Oct 1, 2019
Hey there, welcome again to another useful episode of The Art of Business English. Thanks for joining me.
Have you ever heard of indirect questions? They may be familiar to you or they may be a complete mystery. Let me give you an example, “I was wondering what time it is.” Do you see what I mean? This is an example of an indirect question in action. You will notice that its structure is similar to, but not the same as a direct question.
So, in today’s episode, first, I am going to give you a quick overview of direct vs indirect questions. Secondly, how they are formed. Then we will look at some indirect question phrases and finally, I’ll explain why they are useful in business situations.
Let’s start by making the comparison between direct questions. Most of us have no problems with direct questions, in fact, we use them every day. Direct questions are formed using auxiliary verbs, such as “do”, “does” and “did”. Direct questions are also sometimes formed with interrogative pronouns, such as “what”, “when” and “how”.
Some examples of direct questions are:
“Do you live in Barcelona?”
“Did you go to the party last night?”
“What time does the party start?”
“When did Peter visit you last week?”
“How did Peter get to the airport?”
So, as you can see, direct questions are the simple everyday question types we use when we are talking to people in English. Obviously, there are many more questions forms and we can form them in many different verb tenses.
Indirect questions on the other hand are used in a less direct way. That is why they are referred to as indirect questions.
We use indirect questions when we want to sound a bit more formal, polite and less direct. They are used to make polite requests of people. For example, people we don’t know, people in positions of authority or when we are asking favours of people and we want to make that request sound nicer.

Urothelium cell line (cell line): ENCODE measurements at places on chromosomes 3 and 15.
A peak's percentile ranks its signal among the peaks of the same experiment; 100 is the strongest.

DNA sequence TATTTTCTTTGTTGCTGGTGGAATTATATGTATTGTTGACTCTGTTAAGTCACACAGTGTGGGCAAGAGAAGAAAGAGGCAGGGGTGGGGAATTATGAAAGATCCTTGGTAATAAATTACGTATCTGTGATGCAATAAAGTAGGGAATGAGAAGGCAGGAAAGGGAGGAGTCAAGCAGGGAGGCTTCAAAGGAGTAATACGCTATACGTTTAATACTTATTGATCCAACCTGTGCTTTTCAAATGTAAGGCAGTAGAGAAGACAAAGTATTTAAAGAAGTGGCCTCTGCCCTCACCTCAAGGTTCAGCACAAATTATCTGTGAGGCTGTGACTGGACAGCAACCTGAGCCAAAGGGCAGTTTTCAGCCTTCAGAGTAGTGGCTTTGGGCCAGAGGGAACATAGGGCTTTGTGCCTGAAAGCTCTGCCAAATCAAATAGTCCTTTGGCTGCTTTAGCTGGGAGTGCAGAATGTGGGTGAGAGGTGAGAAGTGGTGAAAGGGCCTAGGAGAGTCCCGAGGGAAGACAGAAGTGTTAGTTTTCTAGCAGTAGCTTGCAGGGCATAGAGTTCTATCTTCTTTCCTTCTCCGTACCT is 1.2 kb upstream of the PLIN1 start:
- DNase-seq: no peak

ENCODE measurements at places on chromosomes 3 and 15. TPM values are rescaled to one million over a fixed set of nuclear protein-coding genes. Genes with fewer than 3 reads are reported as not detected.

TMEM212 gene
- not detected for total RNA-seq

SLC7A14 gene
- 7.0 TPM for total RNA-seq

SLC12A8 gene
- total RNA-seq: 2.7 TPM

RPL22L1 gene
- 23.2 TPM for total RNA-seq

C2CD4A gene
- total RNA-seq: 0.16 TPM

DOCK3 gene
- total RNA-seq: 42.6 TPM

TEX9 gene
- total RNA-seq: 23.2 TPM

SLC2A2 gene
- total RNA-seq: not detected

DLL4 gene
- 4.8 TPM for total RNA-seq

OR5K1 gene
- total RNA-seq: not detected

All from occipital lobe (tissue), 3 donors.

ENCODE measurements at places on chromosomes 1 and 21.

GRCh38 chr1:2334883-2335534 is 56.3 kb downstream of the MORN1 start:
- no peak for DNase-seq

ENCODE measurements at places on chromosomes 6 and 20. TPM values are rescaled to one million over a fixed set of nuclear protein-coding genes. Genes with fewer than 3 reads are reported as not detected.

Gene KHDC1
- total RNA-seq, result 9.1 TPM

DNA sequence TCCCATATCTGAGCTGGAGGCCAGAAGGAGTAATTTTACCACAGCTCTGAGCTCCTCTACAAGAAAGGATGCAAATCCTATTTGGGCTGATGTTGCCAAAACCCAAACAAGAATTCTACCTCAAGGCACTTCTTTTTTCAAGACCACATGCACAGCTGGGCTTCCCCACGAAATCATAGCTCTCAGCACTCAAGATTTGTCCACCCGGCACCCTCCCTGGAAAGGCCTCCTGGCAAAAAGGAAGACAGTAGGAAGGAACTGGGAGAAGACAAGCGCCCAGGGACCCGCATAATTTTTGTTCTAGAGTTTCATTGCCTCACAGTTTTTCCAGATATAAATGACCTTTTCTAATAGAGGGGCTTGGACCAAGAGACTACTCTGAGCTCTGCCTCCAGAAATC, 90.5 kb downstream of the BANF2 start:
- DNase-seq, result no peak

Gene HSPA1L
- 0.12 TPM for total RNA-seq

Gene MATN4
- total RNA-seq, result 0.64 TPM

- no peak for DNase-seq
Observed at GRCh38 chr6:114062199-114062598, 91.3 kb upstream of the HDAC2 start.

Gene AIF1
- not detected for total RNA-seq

Remember, when we speak to people in a less direct way it sounds more polite. Therefore, indirect questions are a great way to ask people polite questions.
Now that we have seen the direct vs indirect question comparison, let’s take a look at how they are formed.
As I mentioned before they are often used to make polite requests of people. Therefore, they require an introductory phrase to form the sentence.
If you would like to review our previous episode on making polite requests, then you can check it out here. In episode 66 we covered using conditionals and modal verbs.
When we want to sound more polite and less direct in English, we can use conditionals to sound less direct or to form indirect questions we must also use some of the following indirect question phrases:
So, firstly we need to introduce the question with one of these phrases and then we must use a different word order or structure to finish the request.
When I say a different structure, I simply mean that in some cases we don’t use auxiliary verbs such as do/does and that verbs such as is/are, change their position in a sentence.
Let me demonstrate. The first example is a direct question.
“Where is the nearest metro station?”
You can see that it is very direct, maybe in Spanish or another language it would sound OK, but with English this is very direct and to the point.
The indirect and more polite version would be.
“Do you know where the nearest metro station is?”
You will notice that with indirect questions with is/are the order changes and the verb (is/are) comes after the main subject, which in this case is metro station.
Next, it is important to note that indirect questions don’t contain auxiliary verbs do/does/did. Look at this example.
“How many employees do you have?”
The indirect version would be:
“I was wondering how many employees you have.”
Both these questions are “open” questions because they are using an interrogative pronoun and they cannot be answered with yes or no.
You will also notice in the indirect form that we have completely removed the auxiliary verb “do”.
This is the most common mistake that I see with English language learners, they will include the auxiliary and make a direct question even when using an indirect question structure. For example: